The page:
Five nerves supply the foot, four of which derive from the sciatic
nerve (the tibial, the superficial and deep peroneal, the sural nerves)
and one from the femoral nerve (the saphenous nerve).
first metatarsophalangeal joint is supplied by the saphenous nerve. The
skin of the central part of the dorsum of the foot is innervated by the
superficial peroneal nerve. The skin of the lateral border of the foot
and the small toe are supplied by the sural nerve. The deep structures
and a small area of the skin between the great and second toes are
innervated by the deep peroneal nerve. The deep structures and the skin
of the sole and of the planter surface of the toes and the dorsal
surface of the toenails are innervated by the tibial nerve. The ankle
block is obtained after blocking the tibial, the deep and superficial
peroneal, the saphenous, and the sural nerves.
Tibial nerve block.
The leg is rotated laterally, the site of puncture is located medially
to the tibial artery, behind the medial malleolus toward the Achilles
tendon. Set the nerve stimulator at a frequency of 2 Hz and a current
of 1.5 mA, then insert the needle connected to the nerve stimulator and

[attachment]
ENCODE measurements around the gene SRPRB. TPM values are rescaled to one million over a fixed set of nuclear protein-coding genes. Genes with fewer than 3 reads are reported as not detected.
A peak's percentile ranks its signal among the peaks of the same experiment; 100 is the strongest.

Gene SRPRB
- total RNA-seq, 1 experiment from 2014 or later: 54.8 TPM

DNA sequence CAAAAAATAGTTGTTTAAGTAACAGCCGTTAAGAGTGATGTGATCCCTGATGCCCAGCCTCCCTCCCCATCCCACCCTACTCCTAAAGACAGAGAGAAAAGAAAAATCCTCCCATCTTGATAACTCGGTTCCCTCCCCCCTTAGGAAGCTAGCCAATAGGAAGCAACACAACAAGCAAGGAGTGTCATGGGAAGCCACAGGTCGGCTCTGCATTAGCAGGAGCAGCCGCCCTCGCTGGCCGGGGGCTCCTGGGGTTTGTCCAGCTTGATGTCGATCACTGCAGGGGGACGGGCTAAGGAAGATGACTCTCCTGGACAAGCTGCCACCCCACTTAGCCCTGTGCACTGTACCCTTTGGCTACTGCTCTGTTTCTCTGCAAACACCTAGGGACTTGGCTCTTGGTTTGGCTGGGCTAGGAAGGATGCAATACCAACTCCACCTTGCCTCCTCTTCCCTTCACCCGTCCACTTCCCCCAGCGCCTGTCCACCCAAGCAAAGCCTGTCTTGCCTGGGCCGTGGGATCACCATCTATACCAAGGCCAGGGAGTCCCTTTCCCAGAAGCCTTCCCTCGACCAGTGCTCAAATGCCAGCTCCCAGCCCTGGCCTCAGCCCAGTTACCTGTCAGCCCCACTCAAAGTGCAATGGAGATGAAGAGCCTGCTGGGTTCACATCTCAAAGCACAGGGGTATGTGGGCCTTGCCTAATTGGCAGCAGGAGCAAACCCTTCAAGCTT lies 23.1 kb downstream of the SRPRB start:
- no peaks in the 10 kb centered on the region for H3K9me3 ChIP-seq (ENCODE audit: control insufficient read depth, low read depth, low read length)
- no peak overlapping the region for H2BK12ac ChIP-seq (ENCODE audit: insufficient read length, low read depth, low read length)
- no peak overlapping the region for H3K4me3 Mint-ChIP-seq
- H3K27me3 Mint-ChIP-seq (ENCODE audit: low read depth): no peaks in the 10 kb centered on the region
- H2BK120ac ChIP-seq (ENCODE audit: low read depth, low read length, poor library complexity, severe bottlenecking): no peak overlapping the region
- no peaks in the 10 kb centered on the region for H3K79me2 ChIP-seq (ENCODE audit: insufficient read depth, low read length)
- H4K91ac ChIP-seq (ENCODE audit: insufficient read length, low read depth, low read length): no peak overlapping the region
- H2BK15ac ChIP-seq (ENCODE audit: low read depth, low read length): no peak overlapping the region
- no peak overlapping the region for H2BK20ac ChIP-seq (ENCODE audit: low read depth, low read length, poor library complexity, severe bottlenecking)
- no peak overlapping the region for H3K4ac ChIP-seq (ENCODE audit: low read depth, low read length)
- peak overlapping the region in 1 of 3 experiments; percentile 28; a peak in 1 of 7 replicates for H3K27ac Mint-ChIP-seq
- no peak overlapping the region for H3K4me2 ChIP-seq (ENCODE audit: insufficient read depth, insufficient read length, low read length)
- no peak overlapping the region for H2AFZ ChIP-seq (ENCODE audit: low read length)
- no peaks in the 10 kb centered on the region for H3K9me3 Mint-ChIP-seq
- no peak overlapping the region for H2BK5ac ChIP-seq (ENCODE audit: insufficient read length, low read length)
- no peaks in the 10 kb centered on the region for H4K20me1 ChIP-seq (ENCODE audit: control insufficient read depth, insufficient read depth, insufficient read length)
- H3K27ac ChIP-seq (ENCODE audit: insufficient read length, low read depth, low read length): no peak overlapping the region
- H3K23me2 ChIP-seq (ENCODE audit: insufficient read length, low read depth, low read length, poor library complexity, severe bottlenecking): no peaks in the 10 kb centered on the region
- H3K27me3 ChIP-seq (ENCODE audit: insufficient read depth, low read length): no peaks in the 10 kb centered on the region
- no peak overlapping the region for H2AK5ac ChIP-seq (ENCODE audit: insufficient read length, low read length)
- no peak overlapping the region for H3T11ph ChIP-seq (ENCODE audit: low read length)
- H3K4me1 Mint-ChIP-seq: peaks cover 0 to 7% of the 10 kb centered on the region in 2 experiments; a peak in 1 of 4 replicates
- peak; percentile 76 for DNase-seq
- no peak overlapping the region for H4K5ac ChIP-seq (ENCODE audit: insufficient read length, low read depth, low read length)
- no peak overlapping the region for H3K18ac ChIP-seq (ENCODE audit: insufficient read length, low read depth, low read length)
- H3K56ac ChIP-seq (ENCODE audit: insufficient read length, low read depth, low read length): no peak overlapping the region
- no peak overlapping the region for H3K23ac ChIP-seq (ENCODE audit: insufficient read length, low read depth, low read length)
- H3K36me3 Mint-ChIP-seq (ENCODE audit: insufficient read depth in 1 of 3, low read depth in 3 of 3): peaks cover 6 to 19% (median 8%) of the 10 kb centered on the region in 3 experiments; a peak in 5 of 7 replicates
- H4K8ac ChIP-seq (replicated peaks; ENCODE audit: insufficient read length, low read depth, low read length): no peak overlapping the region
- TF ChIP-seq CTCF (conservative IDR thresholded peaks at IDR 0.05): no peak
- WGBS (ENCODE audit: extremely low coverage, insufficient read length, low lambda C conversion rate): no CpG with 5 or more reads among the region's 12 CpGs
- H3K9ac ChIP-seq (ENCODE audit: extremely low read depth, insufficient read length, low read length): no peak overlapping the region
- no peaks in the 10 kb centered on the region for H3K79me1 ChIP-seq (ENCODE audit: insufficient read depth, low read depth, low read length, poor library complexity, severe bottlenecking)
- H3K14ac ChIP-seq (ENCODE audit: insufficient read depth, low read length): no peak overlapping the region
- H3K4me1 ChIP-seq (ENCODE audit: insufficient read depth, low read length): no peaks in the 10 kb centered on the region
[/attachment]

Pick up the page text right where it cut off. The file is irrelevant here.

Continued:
point it perpendicular to the skin in an anteroposterior direction
until a motor response (plantar flexion of the foot) is elicited.
Adjust the position of the needle to maintain the appropriate muscle
response with a current of 0.4 mA. Then, after negative aspiration,
slowly inject the local anesthetic solution.
Deep peroneal nerve block.
The dorsalis pedis artery is identified, at the level of the
intermalleolus circular line; the direction of the needle is lateral to
the artery, perpendicular to the skin, toward the tarsal bones. Then,
after negative aspiration, slowly inject the local anesthetic solution.
Superficial peroneal nerve block. Blocked by a subcutaneous injection toward the lateral malleolus, from the anterior midpoint of the leg.
Sural nerve block. Blocked by a subcutaneous infiltration between the lateral malleolus and the Achilles tendon.
Saphenous nerve block.
Blocked by a subcutaneous injection administered along a circular line
drawn around the ankle at approximately 2 cm above the medial malleolus.
No complications have been described with
this technique, but the nerves are vulnerable and inadequate
positioning can occur, causing damage to the nerve by compression.